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"I’m What?"

My breasts are killing me. Is it my imagination, or are they way bigger? And suddenly I can't even look at coffee, much less guzzle it with my usual gusto -- my stomach is a mess. But what else is new? My job is about as stressful as it gets these days, and I have two wonderful but demanding kids: My stomach is upset a lot. Then there's the missing period. Hey, it happened last summer too.

Any other mother of two would know the signs. But not me. After rigorous fertility treatments and two foreign adoptions, I'm in serious denial. Yet deep down I know. I'm 42, and I'm pregnant for the first time.

My husband, John, is out of town, so I suffer in silence for another week. When I finally reveal my suspicion, he literally laughs in my face. Nevertheless, he trudges off to the drugstore to get the test.

The urine has barely hit the stick when the positive sign blazes at me. I'm going to be sick. I'm too old to do this. John announces that we'll be 60 when this kid is graduating high school. I'm about to argue with him, but then I do the math in my head. He's right. This cannot be happening.

The next two weeks go by in a blur of denial and anxiety. The upset stomach has turned into 24-hour nausea, and my husband is really down (he's the primary caregiver and was looking forward to going back to work soon). I finally screw up the courage to see my gynecologist, a lovely, warm Italian woman, who saw me through the infertility treatments. She's ecstatic and can't contain herself: "This is a miracle! Let's drink champagne!"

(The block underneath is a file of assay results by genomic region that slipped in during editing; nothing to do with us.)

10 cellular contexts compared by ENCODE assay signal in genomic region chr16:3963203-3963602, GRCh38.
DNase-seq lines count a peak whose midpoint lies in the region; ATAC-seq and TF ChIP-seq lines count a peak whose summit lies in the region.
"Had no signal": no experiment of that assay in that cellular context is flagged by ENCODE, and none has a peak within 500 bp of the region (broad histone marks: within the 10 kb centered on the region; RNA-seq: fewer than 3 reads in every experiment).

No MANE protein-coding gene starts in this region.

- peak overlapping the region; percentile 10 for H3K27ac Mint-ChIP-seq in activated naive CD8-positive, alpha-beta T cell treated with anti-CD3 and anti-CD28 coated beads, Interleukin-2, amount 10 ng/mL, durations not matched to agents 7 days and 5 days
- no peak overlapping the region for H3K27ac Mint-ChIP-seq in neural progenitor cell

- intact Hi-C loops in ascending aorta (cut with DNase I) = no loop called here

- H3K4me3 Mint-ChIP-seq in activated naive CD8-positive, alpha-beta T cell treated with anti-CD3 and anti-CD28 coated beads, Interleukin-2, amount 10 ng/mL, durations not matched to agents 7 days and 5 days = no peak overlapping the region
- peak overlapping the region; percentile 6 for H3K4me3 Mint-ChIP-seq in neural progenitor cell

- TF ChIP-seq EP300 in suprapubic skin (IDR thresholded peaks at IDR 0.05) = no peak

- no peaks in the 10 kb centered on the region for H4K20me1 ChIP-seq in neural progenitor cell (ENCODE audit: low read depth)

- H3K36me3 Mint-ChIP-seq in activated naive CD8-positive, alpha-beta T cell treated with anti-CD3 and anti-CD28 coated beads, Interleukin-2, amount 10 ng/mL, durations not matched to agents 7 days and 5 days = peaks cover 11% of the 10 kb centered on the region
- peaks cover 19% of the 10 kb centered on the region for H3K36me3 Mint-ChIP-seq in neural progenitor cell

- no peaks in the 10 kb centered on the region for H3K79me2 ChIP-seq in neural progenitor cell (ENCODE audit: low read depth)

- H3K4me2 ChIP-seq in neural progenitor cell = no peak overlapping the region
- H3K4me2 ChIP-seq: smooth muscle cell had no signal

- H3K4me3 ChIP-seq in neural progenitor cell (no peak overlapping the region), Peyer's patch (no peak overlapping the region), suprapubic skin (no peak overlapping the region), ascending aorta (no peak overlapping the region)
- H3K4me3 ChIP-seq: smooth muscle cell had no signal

I sob uncontrollably in her office, feeling guilty that I can't share even a tiny bit of her joy.

At times, I know what my doctor means. Miracle or not, there is a strong sense of fate here. And I don't want to mess with fate. I'm a religious person and believe that God has a plan, and it usually works out if we just ride with it. In rare moments I can imagine this will all be okay, that I'll be able to handle three children and even like it. But most of the time I want to scream, What kind of sick joke is God playing on me? I'm a weary mother of two with a high-pressure job and a house that's falling apart! I can't raise another child.

And what about my two gorgeous, hilarious girls, the lights of my life? Roma, who is 5, is just beginning to understand adoption and has heartbreaking talks with me. They go something like this:

"Mommy, I didn't grow in your belly, did I?"

"No, you didn't, sweetie."

"But I wish I had grown in your belly."

"I wish you had, too."

"How come I didn't grow in your belly?"

"Well, I guess God just didn't want it that way. Sometimes women can't grow babies in their tummies and so they adopt."

What do I tell her now? God changed his mind? (Evidently he did.)